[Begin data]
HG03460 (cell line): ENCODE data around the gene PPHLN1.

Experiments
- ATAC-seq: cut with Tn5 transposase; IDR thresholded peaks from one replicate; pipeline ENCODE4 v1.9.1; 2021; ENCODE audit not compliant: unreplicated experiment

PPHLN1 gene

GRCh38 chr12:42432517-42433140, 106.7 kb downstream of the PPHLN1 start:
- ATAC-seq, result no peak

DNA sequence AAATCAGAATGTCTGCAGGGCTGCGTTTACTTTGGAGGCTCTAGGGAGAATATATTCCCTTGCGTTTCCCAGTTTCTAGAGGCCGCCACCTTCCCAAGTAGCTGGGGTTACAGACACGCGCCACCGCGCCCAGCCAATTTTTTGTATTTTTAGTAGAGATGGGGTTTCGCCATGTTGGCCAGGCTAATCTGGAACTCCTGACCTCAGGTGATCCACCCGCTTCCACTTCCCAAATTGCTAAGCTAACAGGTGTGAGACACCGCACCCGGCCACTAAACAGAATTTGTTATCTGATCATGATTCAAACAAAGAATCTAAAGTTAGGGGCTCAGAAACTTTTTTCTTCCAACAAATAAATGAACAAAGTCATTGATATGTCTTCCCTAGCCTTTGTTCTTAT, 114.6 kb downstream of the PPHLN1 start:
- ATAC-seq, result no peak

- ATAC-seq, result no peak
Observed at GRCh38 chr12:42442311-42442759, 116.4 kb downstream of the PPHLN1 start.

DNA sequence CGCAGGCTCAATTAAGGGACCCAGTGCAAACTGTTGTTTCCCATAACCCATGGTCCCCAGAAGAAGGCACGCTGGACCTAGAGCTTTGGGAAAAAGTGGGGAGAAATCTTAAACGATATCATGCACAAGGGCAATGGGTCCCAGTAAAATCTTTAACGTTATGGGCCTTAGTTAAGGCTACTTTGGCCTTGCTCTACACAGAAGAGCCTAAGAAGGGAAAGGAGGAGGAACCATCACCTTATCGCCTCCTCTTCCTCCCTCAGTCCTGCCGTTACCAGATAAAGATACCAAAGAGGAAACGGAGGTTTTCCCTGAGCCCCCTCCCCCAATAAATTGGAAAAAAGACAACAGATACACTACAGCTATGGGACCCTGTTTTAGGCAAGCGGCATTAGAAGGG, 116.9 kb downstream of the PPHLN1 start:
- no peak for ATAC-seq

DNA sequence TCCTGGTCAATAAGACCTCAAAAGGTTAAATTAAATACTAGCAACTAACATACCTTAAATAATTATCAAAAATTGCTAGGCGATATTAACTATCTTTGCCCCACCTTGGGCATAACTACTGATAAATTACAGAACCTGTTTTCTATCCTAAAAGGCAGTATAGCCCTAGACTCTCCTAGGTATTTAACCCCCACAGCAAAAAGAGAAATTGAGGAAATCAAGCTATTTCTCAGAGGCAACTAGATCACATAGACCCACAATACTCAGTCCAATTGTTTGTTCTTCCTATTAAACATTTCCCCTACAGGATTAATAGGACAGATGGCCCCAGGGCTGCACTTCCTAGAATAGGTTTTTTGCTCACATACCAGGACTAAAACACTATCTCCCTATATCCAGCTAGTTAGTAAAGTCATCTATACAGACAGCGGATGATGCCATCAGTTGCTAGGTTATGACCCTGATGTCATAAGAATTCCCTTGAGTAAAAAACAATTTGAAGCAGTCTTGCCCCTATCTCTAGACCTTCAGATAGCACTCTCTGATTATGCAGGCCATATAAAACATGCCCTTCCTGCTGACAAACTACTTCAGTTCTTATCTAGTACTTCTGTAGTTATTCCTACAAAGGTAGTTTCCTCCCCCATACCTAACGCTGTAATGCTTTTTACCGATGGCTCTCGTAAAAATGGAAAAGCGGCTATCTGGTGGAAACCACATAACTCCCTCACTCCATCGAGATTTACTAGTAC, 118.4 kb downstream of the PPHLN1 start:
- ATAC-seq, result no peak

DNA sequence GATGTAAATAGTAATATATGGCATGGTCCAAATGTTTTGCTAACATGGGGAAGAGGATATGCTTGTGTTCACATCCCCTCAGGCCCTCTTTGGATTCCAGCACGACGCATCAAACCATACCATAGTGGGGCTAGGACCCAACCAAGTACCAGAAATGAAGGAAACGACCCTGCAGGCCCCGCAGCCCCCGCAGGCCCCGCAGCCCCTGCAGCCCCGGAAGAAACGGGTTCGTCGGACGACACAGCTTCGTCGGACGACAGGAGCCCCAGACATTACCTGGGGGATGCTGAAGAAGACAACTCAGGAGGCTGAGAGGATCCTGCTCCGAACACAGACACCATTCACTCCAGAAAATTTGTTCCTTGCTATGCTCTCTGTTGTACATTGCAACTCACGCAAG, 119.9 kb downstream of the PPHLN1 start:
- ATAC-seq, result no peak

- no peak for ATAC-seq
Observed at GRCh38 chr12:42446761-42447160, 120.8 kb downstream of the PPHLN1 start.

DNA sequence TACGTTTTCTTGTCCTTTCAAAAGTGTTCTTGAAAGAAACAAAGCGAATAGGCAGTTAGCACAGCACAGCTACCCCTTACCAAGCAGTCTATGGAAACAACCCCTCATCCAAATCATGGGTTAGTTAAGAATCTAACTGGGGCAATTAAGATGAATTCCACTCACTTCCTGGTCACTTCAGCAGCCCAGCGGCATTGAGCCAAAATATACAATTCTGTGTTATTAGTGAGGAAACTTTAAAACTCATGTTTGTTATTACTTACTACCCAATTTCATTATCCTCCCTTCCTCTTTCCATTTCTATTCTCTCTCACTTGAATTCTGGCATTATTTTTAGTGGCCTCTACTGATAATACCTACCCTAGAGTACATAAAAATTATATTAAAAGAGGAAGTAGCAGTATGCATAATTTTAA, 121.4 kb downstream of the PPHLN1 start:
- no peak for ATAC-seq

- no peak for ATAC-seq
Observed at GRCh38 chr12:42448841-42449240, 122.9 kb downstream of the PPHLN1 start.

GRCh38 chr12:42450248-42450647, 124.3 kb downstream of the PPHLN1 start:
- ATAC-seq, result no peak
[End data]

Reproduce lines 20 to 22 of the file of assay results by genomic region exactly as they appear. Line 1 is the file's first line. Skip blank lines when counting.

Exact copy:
- no peak for ATAC-seq

- no peak for ATAC-seq
Observed at GRCh38 chr12:42448841-42449240, 122.9 kb downstream of the PPHLN1 start.